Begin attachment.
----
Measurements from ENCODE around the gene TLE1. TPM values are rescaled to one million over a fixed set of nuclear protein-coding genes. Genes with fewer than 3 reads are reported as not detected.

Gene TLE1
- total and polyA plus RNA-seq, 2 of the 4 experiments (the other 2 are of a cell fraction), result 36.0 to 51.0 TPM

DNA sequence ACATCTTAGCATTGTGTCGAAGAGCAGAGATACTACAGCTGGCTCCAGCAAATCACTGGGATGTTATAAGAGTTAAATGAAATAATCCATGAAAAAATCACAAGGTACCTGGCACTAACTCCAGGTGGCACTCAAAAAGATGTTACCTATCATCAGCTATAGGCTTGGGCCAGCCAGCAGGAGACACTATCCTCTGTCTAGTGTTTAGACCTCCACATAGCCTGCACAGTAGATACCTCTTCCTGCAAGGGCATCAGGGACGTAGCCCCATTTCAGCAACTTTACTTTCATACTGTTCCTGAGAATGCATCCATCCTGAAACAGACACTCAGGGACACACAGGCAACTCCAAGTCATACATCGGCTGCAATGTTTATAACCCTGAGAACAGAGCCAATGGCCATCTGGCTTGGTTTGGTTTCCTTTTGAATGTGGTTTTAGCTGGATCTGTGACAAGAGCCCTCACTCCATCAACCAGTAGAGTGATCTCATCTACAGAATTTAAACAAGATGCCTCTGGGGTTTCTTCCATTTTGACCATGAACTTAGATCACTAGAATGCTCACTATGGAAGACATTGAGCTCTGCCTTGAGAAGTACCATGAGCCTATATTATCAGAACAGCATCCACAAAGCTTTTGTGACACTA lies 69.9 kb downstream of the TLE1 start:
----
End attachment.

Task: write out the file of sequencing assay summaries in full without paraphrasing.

Measurements from ENCODE around the gene TLE1. TPM values are rescaled to one million over a fixed set of nuclear protein-coding genes. Genes with fewer than 3 reads are reported as not detected.

Gene TLE1
- total and polyA plus RNA-seq, 2 of the 4 experiments (the other 2 are of a cell fraction), result 36.0 to 51.0 TPM

DNA sequence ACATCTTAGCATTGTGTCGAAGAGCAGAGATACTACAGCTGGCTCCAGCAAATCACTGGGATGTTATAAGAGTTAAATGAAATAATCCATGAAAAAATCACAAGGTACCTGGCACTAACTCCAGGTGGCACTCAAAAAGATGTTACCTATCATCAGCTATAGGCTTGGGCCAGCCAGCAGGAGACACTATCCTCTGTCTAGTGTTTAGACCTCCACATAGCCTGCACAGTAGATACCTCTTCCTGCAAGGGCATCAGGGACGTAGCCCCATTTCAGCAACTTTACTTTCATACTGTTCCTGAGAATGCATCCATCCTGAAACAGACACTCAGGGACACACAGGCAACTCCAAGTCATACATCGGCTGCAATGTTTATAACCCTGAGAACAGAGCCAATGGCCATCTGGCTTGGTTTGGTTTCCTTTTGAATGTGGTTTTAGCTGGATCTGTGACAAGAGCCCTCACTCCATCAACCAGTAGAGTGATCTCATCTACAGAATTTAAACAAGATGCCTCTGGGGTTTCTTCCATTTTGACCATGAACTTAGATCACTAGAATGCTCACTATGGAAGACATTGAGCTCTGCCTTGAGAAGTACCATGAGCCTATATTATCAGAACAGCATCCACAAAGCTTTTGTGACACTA lies 69.9 kb downstream of the TLE1 start: